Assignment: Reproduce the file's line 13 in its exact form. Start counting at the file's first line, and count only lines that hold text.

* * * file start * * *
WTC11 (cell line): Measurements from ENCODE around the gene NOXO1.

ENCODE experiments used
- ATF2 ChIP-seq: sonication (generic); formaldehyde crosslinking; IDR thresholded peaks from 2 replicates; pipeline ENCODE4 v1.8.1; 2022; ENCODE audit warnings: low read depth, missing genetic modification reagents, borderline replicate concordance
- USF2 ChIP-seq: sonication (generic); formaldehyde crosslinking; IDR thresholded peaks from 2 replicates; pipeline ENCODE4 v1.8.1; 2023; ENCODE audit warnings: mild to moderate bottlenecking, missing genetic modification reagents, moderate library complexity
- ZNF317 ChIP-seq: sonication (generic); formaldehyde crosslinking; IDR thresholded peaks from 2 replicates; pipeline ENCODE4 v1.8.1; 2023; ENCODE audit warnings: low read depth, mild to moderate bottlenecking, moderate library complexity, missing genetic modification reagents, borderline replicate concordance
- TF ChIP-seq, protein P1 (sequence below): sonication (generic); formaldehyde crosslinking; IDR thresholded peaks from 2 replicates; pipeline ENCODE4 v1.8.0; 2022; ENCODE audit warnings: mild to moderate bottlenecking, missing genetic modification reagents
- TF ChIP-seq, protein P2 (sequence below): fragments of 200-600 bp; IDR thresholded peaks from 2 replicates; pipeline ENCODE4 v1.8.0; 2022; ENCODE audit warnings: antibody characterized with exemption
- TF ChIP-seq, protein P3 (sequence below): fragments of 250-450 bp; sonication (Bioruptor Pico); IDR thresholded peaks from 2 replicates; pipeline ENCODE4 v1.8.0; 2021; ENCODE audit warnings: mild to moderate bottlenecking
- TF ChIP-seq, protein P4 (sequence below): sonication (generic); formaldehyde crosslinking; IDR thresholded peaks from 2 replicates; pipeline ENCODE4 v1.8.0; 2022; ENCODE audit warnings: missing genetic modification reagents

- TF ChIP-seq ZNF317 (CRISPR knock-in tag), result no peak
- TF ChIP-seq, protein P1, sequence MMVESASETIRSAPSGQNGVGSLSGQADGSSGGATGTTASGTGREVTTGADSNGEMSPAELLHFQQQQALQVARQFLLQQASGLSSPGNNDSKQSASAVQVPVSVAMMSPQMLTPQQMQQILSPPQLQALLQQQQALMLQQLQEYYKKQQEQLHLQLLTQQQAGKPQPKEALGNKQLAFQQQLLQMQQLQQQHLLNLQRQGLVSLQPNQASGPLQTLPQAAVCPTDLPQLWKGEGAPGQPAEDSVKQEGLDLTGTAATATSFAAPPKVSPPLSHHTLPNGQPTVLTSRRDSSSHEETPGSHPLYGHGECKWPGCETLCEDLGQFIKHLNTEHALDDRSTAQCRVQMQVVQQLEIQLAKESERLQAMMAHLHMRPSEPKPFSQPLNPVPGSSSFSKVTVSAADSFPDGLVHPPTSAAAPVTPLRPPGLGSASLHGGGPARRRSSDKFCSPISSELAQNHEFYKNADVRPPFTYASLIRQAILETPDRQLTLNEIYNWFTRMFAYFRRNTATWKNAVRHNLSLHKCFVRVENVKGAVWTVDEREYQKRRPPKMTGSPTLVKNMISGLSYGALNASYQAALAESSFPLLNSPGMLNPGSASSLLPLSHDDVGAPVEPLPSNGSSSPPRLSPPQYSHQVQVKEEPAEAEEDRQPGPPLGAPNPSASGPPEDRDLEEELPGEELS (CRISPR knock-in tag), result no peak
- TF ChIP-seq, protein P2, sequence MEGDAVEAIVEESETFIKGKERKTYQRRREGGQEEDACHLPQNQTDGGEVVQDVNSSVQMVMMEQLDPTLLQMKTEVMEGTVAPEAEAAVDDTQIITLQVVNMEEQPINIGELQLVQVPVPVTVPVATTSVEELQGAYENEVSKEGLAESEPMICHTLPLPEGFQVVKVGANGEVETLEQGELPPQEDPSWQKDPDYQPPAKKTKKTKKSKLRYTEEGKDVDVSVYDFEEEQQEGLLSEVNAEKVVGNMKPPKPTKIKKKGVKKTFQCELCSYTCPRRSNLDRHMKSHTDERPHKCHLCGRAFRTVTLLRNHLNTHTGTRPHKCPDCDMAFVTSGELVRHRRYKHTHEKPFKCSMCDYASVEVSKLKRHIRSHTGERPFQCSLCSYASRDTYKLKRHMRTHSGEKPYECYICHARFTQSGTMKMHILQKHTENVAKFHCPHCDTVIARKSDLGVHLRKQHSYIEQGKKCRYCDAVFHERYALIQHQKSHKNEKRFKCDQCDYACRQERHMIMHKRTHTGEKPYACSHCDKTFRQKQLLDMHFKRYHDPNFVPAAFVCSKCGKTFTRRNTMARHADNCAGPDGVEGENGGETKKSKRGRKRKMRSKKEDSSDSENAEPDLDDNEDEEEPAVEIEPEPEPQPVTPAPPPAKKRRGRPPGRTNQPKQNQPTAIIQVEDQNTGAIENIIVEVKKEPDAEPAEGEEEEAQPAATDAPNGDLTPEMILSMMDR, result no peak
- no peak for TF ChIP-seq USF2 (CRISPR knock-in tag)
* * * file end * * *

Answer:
- no peak for TF ChIP-seq USF2 (CRISPR knock-in tag)